The invention additionally relates to the use of the formulations prepared in accordance with the invention, if desired in the form of pigment pastes, in combination with cationic coating binders crosslinkable by transesterification and/or transamidation and/or transurethanization and/or by reaction of terminal double bonds, these binders being identical to or different from the coating binders present in the formulation and being, if desired, in the form of dispersions, for the formulation of cathodic electrodeposition coating materials, with the proviso that these materials have a content of bismuth, based on the solids content of the overall coating binder, of from 0.5 to 3.0% by weight, preferably from 0.8 to 2.5% by weight.

The invention relates lastly to cathodic electrodeposition coating materials having a content of bismuth, based on the solids content of the overall coating binder, of from 0.5 to 3.0% by weight, preferably from 0.8 to 2.5% by weight, which comprise the formulations prepared in accordance with the invention, if desired in the form of pigment pastes, and further cationic coating binders crosslinkable by transesterification and/or transamidation and/or transurethanization and/or by reaction of terminal double bonds, these binders being identical to or different from the coating binders present in the formulation and being, if desired, in the form of dispersions.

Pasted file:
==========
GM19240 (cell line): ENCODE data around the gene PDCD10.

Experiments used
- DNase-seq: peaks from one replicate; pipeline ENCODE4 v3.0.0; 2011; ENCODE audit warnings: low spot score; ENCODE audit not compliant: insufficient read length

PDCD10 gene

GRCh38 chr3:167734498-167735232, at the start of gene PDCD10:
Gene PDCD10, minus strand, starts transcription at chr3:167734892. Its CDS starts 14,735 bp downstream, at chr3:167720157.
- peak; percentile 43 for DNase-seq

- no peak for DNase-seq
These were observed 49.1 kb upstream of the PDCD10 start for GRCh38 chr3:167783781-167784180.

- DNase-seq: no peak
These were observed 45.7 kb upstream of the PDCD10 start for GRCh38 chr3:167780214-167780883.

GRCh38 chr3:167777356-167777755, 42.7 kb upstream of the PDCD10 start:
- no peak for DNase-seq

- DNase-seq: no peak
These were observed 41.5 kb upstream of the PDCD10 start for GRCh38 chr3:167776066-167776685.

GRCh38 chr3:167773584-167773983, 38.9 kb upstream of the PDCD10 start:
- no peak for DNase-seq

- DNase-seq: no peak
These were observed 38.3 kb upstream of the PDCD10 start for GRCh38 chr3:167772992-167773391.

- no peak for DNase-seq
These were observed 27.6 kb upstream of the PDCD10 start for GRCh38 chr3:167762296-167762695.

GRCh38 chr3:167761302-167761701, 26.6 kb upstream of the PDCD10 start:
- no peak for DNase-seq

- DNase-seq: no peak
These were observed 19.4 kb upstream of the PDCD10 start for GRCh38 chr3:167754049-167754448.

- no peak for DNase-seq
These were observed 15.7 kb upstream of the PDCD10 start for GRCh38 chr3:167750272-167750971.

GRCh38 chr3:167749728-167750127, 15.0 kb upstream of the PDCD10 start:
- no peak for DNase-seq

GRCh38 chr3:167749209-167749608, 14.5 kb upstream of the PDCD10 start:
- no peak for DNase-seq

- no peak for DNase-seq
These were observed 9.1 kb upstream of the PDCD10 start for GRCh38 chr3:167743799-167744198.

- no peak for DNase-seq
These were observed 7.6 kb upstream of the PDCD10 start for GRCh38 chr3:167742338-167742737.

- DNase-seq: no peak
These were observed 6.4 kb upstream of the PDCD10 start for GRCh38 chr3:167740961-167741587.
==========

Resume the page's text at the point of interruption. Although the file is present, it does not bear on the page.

DETAILED DESCRIPTION OF PREFERRED EMBODIMENTS

The claimed process is technologically simple and is of outstanding reproducibility even with large batches. The cathodic electrodeposition coating materials exhibit excellent application and film properties. It is possible to dispense with the use of lead compounds and tin compounds as catalysts.

The formulations are prepared by the procedure defined in the main claim. After the reaction steps Aa) to Ac), the mixture of bismuthyl lactate and bismuth lactate is combined with a cationic coating binder. It is advantageous if the formulations have a viscosity in the range from 4000 to 10,000 mPa.s/23° C. Consequently, they can easily be manipulated and are flowable even at room temperature.

For the formulations it is customary to select the same cationic coating binders used as "base resins" for the preparation of the cathodic electrodeposition coating materials, but without a curing component and not in dispersion form.

Large numbers of such coating binders crosslinkable by transesterification and/or transamidation and/or transurethanization and/or by reaction of terminal double bonds are known from the literature. A more detailed examination of the structure and chemistry of these products is therefore unnecessary.